Your Noon Briefing: Online media awards, headline writing tips, World War One, etc

SCOTLAND has reportedly missed out on the chance for a multi-million film and TV studio through “naivety” and “inaction”.

Writes Phil Miller, in The Herald today: “Glasgow-born [Hollywood producer] Iain Smith, whose movie credits include Cold Mountain, Children of Men, the new Mad Max movie, Fury Road and US series 24, spoke out after [studio giant] Pinewood Shepperton yesterday unveiled plans for a major new four-stage film studio [… in Wales].”

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NINE top tips on writing a headline…

Begins the article on the website, “Writing for the web, print and social media can all be very different, but what should journalists bear in mind when writing headlines?”

Read more more, here.

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A COMPETITION celebrating “journalistic excellence in digital journalism”, has issued a call for entries.

The Online Media Awards, run by The Drum media and marketing magazine, has a deadline of the 14th of next month.

For more details, click here.

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ROSEMARY Goring, in yesterday’s Herald newspaper, adds her voice – here – to concern that a disproportionate number of murder victims in TV crime dramas appear to be young women.

At the weekend, meanwhile, she penned a review of the latest novel by well-kent journalist, Allan Massie. It was part review, part interview.

She writes: “Now in his mid-seventies – Massie was born in 1938 in Singapore in Malaya, where his Aberdeenshire father was a rubber planter – he is almost as prolific and certainly every bit as enquiring as when he started out. Unlike any other novelist in the country, he has combined a high-profile career as a novelist with the daily demands of freelance journalism, writing prolifically on politics, sport and books for such publications as the Daily Mail, Daily Telegraph, The Scotsman, Sunday Times and the Spectator. If nothing else, being one of the few Tory writers in Scotland, he tells me through a perpetual cloud of cigar smoke, has been useful in terms of paying the bills.”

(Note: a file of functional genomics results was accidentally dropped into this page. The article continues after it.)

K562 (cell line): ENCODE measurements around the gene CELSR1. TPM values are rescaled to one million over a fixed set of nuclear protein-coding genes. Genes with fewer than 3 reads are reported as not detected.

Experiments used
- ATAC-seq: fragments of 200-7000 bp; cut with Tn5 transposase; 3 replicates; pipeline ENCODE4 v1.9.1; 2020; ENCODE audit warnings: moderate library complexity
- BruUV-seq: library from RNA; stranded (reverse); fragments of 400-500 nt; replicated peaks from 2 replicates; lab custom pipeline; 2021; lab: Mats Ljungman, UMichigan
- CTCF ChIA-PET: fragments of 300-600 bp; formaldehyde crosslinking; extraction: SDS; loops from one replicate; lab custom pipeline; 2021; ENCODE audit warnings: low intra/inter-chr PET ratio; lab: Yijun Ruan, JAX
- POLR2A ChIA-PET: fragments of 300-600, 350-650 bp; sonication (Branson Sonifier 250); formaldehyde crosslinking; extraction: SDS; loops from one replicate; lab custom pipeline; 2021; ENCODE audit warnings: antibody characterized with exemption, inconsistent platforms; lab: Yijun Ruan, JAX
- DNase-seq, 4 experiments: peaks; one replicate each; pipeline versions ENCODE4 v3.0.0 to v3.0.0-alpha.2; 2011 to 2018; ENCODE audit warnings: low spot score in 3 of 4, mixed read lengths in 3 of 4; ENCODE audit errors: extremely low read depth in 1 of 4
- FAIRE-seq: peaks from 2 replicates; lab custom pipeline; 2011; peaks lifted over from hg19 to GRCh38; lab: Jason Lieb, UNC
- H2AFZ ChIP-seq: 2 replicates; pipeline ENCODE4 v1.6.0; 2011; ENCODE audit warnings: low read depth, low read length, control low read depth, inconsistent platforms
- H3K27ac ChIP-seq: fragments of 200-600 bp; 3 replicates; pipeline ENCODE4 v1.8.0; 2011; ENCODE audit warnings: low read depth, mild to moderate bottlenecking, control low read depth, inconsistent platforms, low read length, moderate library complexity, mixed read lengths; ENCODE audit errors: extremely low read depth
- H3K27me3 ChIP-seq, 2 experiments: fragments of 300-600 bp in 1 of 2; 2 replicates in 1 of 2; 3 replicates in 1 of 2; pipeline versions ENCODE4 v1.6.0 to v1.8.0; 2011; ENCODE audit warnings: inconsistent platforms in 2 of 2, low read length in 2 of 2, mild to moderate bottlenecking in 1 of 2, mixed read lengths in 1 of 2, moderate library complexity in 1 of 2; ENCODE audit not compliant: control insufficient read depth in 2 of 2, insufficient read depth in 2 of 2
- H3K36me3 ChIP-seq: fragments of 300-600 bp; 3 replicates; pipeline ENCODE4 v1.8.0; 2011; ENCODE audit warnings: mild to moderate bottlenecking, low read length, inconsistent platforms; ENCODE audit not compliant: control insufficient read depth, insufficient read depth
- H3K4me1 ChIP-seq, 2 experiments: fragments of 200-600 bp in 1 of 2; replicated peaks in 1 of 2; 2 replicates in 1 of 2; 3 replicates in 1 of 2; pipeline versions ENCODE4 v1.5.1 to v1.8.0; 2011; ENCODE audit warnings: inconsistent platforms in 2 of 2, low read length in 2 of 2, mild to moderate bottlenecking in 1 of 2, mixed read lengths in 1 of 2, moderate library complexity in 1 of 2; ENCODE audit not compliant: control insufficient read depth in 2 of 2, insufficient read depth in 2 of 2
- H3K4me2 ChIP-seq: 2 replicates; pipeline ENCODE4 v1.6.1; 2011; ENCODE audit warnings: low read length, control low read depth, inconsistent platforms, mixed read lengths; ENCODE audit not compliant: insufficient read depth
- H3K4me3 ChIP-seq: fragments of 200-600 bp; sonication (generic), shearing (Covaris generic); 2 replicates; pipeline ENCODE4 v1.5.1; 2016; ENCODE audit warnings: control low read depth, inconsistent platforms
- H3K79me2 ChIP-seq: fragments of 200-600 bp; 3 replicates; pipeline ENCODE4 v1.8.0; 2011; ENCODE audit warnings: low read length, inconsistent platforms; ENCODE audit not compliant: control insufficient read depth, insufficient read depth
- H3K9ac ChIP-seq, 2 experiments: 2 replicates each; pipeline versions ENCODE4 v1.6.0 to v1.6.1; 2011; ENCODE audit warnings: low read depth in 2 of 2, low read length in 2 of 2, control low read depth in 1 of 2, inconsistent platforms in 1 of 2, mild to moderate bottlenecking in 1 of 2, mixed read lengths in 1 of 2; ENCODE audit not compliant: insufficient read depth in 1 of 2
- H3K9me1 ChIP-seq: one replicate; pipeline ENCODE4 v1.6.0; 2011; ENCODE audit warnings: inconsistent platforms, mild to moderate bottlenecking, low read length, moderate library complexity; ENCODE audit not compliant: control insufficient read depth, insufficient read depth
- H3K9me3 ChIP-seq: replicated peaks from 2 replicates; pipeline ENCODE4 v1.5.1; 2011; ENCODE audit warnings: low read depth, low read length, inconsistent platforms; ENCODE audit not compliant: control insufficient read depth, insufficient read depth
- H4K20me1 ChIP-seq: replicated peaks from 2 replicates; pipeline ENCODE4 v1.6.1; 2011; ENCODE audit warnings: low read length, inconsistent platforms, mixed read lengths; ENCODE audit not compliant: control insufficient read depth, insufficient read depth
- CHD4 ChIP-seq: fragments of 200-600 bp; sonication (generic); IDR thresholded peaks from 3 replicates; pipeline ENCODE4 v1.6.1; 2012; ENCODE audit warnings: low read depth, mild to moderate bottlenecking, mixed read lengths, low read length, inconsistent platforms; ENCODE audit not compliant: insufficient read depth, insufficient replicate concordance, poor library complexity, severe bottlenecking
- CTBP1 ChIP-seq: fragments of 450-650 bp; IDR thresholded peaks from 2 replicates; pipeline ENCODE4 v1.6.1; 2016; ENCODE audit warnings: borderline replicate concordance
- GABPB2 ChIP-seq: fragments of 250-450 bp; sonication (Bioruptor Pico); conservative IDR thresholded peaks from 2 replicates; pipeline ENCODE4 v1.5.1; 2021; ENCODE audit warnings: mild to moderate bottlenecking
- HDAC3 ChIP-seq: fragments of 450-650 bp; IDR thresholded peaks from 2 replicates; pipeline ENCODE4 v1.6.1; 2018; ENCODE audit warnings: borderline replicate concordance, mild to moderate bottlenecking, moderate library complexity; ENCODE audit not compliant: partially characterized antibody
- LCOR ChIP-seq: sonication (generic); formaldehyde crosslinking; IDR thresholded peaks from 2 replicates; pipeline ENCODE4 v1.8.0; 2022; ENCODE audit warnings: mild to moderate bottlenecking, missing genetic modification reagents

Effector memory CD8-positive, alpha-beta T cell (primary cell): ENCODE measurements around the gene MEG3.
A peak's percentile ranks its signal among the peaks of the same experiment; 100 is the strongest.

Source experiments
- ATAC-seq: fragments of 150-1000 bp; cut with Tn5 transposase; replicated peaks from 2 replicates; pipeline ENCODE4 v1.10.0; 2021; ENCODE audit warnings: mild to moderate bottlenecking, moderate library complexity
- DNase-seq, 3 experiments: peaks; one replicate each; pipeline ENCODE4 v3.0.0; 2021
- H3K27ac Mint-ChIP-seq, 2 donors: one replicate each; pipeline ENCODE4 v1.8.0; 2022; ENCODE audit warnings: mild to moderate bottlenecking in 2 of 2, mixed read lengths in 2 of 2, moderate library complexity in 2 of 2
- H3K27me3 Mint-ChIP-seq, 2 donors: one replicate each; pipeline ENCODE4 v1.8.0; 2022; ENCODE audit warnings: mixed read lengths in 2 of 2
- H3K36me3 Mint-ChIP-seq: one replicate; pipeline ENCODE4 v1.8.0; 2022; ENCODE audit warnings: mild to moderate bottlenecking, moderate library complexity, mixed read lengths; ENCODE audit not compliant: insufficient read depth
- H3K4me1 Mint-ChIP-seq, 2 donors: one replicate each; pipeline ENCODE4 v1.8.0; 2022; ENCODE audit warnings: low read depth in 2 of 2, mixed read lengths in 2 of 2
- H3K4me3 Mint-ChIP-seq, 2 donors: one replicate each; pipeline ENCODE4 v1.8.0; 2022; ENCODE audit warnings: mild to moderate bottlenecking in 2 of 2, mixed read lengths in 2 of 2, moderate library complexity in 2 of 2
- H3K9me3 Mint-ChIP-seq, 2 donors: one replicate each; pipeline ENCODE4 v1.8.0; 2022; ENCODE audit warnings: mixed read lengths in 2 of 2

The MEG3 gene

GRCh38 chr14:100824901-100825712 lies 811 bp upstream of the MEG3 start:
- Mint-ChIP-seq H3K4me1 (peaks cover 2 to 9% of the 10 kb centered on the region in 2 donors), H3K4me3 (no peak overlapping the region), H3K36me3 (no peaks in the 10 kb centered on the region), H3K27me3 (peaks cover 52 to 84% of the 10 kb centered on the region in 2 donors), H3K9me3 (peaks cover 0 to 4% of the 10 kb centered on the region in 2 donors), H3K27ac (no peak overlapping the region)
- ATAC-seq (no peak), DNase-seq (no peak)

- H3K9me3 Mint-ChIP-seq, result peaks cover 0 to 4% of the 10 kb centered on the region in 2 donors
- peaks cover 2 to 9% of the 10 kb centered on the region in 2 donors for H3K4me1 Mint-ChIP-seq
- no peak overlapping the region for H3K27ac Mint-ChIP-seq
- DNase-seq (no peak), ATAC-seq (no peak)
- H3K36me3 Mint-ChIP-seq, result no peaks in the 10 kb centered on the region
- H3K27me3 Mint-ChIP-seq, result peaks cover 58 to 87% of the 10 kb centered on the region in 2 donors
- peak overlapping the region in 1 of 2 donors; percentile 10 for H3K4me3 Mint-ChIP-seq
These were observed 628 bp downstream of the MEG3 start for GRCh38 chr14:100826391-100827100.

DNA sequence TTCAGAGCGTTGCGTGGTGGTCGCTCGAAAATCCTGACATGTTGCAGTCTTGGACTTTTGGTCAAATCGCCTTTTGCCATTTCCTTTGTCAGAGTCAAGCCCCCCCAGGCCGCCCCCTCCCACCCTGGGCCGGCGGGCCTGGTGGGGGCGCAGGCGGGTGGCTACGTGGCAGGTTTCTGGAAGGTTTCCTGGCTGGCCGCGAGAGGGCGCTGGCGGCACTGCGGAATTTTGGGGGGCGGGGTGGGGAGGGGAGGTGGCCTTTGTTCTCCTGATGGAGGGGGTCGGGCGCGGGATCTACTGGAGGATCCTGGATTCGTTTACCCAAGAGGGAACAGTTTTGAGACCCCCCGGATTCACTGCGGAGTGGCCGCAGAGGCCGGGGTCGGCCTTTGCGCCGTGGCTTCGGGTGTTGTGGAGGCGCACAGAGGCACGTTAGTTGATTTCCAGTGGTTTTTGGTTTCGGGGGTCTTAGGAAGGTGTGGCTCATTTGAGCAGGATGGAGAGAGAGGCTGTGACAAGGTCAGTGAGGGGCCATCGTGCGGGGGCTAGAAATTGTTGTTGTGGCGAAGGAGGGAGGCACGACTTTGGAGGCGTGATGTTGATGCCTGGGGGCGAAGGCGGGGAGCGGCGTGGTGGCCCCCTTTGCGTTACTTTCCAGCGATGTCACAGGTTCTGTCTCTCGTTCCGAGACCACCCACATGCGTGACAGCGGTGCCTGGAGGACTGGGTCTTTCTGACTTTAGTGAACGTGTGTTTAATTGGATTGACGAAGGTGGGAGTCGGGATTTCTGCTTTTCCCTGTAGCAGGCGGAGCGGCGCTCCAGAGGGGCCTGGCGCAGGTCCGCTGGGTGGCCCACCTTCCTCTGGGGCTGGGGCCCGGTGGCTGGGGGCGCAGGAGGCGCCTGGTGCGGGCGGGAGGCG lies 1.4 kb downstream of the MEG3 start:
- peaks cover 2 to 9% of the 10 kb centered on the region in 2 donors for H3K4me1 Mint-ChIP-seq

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THE Guardian’s media pundit, Roy Greenslade, is somewhat bemused by a headline in the Sunday Mail newspaper, at the weekend – as he writes, here.

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BBC Scotland has launched what it describes as “ambitious coverage of the centenary of World War One with a project to air 100 stories from the across the country”.

Begins a media release it has issued: “‘World War One at Home’ will feature a wealth of compelling stories on BBC Radio Scotland programmes over four years.”

Among the TV programmes on offer, there is one – One Hundred Years of The Sunday Post [newspaper] – telling “the story of how the newspaper rose from its beginnings as a war-time newsletter”.

Read more, here.

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THE BBC has been criticised for playing an extract of an Irish rebel song during its top 40 music chart show at the weekend, the song being part of a campaign by Celtic FC fans opposed to anti-sectarian laws introduced by the Scottish Government.

The Independent newspaper quotes Democratic Unionist MP, Gregory Campbell, calling for a ban on the song. He is also quoted in the Belfast Telegraph.

The song had entered the chart at No.33.

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THE average viewer watched three hours and 55 minutes of TV a day last year, it is being reported.

And, says the BBC’s take on research issued yesterday, just three-and-a-half minutes a day was watched via mobile devices.

Read more, here.

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THE mainstream media in Scotland is being challenged to consider how it might make use of material posted on a twitter feed, concerning recent changes in the ownership and stewardship of Rangers FC.

Reports The Drum media and marketing magazine: “Secret recordings released by the anonymous @CharlotteFakes twitter account can be given in evidence in a £28 million legal action…”.

The mainstream media has thus far seemed reluctant to quote from the twitter account, possibly because of data protection issues.

The Drum quotes the chief correspondent at Channel 4 News, Alex Thomson, saying in a tweet: “So – finally some of the Charlotte Fakes material may be legally published by the MSM [mainstream media].”

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